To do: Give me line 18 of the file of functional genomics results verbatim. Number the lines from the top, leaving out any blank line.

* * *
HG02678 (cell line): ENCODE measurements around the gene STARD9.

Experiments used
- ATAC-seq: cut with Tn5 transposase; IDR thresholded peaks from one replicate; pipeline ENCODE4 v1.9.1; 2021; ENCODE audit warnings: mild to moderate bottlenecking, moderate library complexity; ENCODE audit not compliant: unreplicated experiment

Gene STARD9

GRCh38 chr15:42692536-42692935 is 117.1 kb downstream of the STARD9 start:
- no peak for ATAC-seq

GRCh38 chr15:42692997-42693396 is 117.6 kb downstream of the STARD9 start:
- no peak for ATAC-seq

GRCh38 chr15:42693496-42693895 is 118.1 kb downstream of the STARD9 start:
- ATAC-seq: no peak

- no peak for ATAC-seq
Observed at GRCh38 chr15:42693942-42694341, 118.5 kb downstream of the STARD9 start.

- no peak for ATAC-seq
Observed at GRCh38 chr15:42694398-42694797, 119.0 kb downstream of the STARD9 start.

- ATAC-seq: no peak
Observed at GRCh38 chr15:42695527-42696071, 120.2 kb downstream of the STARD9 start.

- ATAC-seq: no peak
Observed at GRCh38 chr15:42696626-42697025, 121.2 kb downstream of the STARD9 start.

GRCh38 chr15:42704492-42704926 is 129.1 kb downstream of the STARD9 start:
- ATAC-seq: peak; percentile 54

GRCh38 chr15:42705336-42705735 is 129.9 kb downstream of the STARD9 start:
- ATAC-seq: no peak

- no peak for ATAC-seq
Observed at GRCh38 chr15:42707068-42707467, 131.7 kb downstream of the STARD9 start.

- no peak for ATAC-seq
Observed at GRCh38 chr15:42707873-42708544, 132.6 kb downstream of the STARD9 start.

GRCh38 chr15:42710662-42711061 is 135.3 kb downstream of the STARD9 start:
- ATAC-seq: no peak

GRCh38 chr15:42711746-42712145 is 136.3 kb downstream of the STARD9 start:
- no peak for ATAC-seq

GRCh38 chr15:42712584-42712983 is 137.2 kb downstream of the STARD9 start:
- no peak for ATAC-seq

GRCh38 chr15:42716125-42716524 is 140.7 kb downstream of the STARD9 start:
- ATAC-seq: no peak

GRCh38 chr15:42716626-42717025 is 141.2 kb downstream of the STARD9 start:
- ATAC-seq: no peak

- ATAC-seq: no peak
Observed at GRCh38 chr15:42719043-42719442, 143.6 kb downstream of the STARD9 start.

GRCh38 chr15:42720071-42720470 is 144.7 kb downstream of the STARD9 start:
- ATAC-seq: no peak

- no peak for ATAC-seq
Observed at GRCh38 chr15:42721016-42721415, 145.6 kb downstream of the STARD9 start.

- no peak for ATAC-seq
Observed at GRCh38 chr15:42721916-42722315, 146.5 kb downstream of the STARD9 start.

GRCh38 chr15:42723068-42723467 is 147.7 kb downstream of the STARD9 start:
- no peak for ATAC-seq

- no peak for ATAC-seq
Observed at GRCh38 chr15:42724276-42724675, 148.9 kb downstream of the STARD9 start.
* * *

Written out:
Observed at GRCh38 chr15:42696626-42697025, 121.2 kb downstream of the STARD9 start.